The Education Gadfly The Education Gadfly A Bulletin of Weekly News and Analysis from the Thomas B. Fordham Institute
Volume 11, Number 1. January 6, 2011.

In This Edition

New from Fordham: Stretching the School Dollar: A Brief for Policymakers

Stretching the School Dollar Policy Brief cover

This new policy brief lists fifteen concrete ways that states can “stretch the school dollar” in these difficult financial times. It argues that budget cuts alone, without concurrent reforms, could set our schools back years. But by addressing state mandates around teacher tenure, “last hired, first fired” policies, minimum class sizes, and more, states can free local leaders’ hands to make smart, courageous cuts and do more with less.

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Opinion and Analysis

How states can stretch the school dollar
Fifteen clear and specific ideas for the budget battles to come
Opinion | Michael J. Petrilli

The road paved with good intentions
Some thoughts on the Brown Center’s latest
Opinion | Chester E. Finn, Jr.

Republicans rediscover education
At the state level, at least
News Analysis

Donkeys stand for children
The unions get some real competition
News Analysis

Short Reviews

Connecting the Dots: School Spending and Student Progress Financial Allocation Study for Texas 2010 (FAST)
Stellar results with small budgets? Five stars for some Lone Star schools!
Review | Amber M. Winkler

States’ Progress and Challenges in Implementing Common Core Standards
Still we’re left asking, “now what?”
Review | Daniela Fairchild

Shut Out of the Military: Today’s High School Education Doesn’t Mean You’re Ready for Today’s Army
Another indication of our education system’s low expectations
Review | Chris Irvine

From The Web

No Al Pachino for Amber
In this week’s podcast: Crawl out of budget holes, grab some campaign contributions, and smile at the camera
Education Gadfly Show Podcast | Hosts: Mike Petrilli and Janie Scull

Instead of facing up to the budget crisis, the unions and their friends change the subject
It’s easy to criticize from the stands
Flypaper's Finest | January 5, 2011 | Michael Petrilli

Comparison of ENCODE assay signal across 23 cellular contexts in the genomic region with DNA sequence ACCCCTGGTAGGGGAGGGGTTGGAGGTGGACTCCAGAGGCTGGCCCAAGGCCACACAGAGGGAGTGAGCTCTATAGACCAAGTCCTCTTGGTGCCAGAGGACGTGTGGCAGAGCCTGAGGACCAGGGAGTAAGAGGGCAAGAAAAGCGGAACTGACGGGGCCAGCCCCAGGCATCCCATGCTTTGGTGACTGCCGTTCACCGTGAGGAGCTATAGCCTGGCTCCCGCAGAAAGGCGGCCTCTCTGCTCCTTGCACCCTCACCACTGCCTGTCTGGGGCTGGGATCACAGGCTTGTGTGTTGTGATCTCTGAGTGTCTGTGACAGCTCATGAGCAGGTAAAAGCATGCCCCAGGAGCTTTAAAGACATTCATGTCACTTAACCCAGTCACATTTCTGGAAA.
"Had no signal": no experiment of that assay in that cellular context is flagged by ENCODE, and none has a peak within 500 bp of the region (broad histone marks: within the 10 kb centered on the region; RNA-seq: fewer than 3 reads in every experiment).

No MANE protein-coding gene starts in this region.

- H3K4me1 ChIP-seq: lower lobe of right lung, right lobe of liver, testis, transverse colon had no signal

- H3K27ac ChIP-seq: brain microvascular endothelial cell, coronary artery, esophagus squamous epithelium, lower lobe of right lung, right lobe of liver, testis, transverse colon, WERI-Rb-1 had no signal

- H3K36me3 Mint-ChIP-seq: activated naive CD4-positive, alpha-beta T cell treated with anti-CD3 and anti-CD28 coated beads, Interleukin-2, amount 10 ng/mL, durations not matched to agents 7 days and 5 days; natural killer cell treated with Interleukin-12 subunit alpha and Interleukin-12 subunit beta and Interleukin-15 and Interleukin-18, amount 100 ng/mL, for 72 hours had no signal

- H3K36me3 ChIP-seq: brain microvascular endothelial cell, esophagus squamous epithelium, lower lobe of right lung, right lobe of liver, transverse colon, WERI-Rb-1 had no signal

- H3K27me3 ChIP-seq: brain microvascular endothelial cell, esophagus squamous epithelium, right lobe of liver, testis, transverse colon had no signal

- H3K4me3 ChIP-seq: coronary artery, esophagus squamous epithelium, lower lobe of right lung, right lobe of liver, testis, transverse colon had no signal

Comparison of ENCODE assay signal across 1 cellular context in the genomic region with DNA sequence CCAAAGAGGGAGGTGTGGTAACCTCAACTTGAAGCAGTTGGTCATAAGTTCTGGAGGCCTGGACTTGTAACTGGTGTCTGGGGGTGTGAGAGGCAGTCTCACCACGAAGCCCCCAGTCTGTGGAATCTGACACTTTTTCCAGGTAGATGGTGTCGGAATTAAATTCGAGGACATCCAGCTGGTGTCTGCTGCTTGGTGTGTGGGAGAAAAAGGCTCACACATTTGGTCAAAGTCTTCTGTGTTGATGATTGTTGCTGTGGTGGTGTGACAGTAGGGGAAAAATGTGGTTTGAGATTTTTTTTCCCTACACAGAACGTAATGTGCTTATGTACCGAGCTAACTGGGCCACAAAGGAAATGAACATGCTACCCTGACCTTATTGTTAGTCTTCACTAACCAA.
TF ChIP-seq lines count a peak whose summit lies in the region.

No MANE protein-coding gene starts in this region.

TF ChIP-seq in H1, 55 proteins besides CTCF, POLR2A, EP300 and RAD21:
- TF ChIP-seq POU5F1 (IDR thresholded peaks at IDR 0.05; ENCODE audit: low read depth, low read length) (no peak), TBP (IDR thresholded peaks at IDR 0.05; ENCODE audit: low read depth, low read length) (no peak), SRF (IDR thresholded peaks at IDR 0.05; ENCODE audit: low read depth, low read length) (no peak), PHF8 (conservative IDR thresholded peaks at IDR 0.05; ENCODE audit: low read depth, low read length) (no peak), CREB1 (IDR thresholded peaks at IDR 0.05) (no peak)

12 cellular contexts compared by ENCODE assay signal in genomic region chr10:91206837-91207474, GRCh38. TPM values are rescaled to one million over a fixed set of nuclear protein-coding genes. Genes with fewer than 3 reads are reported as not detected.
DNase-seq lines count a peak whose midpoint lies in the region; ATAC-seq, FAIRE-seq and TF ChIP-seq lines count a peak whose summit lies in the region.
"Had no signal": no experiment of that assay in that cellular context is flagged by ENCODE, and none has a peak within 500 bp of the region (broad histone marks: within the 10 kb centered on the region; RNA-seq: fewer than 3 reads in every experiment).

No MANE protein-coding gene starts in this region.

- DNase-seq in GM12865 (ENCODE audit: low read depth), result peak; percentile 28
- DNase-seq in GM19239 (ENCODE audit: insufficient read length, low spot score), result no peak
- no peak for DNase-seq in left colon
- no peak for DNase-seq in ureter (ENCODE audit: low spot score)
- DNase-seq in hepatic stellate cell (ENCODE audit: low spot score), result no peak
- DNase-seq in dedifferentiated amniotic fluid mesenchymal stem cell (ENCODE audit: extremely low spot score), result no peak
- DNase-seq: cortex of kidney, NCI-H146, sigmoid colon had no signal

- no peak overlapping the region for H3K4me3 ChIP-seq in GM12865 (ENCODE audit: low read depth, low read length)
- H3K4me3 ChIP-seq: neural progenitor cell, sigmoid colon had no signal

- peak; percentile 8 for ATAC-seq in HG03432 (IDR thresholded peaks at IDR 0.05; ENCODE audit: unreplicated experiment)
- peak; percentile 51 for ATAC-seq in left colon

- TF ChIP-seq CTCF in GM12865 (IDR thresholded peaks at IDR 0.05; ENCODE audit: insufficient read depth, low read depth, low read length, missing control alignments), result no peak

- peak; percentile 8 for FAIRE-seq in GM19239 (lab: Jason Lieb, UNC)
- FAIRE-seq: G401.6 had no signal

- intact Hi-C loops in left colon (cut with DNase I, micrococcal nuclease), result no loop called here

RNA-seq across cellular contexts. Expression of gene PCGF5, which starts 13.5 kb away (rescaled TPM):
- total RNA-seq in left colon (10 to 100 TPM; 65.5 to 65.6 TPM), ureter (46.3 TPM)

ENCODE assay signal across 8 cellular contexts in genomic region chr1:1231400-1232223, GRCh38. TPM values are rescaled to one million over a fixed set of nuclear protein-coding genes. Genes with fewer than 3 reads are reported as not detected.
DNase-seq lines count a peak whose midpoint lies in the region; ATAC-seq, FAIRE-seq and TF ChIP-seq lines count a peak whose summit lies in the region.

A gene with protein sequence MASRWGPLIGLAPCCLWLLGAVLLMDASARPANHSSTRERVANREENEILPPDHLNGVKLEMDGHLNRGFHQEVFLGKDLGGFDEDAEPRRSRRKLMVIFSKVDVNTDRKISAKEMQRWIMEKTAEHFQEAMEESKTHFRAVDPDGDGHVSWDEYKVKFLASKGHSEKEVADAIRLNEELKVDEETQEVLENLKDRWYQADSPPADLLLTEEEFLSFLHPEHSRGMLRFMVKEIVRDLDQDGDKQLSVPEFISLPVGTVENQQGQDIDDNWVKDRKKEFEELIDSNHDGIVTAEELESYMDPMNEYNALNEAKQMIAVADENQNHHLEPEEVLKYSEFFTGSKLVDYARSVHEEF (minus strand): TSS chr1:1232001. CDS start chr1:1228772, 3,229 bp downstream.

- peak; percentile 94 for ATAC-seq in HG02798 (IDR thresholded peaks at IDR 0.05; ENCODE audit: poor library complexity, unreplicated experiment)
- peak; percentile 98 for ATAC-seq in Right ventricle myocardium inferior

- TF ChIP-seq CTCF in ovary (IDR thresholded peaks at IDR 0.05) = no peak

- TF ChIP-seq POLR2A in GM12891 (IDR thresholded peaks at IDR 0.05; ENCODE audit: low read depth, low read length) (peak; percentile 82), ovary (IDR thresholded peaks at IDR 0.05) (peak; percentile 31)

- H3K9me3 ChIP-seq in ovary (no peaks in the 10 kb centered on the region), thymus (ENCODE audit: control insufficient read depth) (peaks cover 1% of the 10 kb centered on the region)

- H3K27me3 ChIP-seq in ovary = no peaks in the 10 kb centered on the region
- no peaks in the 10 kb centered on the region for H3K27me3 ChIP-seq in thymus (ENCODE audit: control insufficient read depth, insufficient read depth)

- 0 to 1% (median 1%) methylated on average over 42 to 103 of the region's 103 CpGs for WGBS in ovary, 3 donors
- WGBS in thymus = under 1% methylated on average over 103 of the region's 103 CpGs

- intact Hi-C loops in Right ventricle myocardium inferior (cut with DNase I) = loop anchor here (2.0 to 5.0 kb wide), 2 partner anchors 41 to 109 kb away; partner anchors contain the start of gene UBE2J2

New teacher contract in the Queen City
One year and 1,000 hours of negotiation later
Flypaper's Finest | January 5, 2011 | Jamie Davies O'Leary

Extras

The cast of Jersey Shore would be disappointed
A market emerges in South Africa while another re-emerges in Virginia
Briefly Noted

Never dull in Nevada
Nevada Policy Research Institute seeks education-policy analyst
Announcement

To Dream the Impossible Dream
Four approaches to national standards and assessments
Fordham featured publication

Opinion and News Analysis

Opinion: How states can stretch the school dollar 
By Michael J. Petrilli

If you’re a governor, legislator, budget director, or other state official, you don’t need to be told that education spending cuts are coming. After years of non-stop increases—national K-12 per-pupil spending is up by one-third in inflation-adjusted dollars since 1995—our schools now face near-certain repeated annual budget cuts for the first time since the Great Depression. In some states and districts, reductions will be dramatic—10 percent or even higher. And these new revenue-trend levels are likely to be semi-permanent, what with increased pressure on the public purse from the retirement of Baby Boomers, Medicaid and Medicare costs, debt payments, and other demands.

The challenge for education policymakers is not only to cut carefully so as not to harm student learning, but better yet, to transform these fiscal woes into reform opportunities: to cut smart and thereby help our schools and students emerge stronger than ever. Today we’re releasing a new policy brief to help state lawmakers do exactly that.

The first step for state officials is to recognize that they don’t actually control the bulk of school budgets; districts do. It will be local school boards, superintendents and their staffs, as well as charter schools, intermediate agencies, and other sub-state consumers of education dollars that will decide, at the end of the day, what gets axed or repurposed.

The worst case scenario is for states to make across-the-board cuts to their education formulae while leaving all manner of harmful laws, regulations, mandates, obsolete programs, and practices in place.  
   
 

Do they simply lay off all the newest teachers? Get rid of art and music classes? Charge fees for extra-curricular activities, or out-of-zone busing? Or do they think big and restructure teacher compensation, rethink personnel assignments, exit ineffective staff, embrace more efficient delivery systems, push for union concessions around health care-benefits and pensions, and apply innovation to reduce reliance on some personnel?